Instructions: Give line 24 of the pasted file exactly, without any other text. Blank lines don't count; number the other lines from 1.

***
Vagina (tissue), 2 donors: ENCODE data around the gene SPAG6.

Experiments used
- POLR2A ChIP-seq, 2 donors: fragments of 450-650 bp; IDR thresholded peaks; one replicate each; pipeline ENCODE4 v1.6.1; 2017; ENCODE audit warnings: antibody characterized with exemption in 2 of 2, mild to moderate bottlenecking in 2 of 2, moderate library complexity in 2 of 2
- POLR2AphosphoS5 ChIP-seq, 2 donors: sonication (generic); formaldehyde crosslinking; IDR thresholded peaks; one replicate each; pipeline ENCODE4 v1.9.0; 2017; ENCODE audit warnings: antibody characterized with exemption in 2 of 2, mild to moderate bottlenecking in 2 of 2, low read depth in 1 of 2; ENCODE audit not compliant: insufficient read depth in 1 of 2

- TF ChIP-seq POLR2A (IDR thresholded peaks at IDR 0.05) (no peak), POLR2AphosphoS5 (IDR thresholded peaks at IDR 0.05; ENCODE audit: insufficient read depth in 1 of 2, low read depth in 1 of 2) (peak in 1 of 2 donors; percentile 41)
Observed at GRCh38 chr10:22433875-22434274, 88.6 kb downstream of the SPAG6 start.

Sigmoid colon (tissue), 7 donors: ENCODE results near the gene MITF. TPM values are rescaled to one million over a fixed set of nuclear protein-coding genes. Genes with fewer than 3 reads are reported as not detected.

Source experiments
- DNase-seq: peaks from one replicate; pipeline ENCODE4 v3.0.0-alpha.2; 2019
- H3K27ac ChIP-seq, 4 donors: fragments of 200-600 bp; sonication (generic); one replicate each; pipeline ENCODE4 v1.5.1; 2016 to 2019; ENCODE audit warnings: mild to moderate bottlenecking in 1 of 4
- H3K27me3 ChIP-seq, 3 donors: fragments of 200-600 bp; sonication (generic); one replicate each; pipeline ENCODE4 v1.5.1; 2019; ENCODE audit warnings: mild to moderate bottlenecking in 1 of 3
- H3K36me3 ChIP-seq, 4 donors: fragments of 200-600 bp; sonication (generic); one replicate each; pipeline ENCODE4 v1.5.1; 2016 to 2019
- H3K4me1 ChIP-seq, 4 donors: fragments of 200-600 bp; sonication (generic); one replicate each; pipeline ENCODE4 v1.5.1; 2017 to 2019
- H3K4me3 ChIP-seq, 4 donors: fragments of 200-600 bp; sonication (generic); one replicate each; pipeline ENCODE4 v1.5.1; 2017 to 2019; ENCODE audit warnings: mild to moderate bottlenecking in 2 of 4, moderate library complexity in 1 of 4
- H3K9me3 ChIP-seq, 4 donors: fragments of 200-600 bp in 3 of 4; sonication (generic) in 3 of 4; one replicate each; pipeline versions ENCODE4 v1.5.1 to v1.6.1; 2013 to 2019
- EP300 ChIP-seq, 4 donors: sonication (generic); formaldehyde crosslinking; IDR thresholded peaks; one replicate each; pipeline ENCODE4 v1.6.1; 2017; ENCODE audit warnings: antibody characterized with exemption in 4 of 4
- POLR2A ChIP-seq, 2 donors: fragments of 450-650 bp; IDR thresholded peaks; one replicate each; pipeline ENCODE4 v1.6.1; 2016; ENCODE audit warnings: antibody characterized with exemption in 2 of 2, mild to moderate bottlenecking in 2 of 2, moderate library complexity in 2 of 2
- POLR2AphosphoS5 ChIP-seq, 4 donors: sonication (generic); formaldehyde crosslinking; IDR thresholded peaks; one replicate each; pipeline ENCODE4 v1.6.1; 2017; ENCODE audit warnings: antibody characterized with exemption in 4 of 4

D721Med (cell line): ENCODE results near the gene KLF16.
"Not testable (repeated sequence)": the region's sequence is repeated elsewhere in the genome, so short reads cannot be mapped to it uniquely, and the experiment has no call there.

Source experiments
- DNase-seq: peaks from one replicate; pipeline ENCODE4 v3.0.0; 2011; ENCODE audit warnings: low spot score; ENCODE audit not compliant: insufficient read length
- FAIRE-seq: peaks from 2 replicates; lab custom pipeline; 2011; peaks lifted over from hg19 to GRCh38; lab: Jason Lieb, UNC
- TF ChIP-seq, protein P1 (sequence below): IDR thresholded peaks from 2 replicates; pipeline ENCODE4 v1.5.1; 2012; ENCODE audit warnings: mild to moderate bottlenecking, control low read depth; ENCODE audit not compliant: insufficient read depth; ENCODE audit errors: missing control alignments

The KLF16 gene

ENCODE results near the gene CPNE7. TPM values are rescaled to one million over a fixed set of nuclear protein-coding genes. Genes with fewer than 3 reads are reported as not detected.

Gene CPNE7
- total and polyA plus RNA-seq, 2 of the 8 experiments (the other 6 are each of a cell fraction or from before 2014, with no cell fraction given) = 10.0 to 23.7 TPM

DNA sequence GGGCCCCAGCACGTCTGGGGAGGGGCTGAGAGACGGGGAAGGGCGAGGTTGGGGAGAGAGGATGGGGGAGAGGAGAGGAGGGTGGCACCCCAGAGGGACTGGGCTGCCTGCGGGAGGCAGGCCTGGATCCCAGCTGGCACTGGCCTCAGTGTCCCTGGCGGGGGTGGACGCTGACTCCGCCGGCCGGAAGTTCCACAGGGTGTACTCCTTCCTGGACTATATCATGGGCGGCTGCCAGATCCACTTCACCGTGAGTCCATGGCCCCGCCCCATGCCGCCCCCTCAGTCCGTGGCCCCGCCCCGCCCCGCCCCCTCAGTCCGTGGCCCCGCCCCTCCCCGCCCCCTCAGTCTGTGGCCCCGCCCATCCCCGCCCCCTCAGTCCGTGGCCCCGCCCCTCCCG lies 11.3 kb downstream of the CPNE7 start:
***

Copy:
- TF ChIP-seq, protein P1 (sequence below): IDR thresholded peaks from 2 replicates; pipeline ENCODE4 v1.5.1; 2012; ENCODE audit warnings: mild to moderate bottlenecking, control low read depth; ENCODE audit not compliant: insufficient read depth; ENCODE audit errors: missing control alignments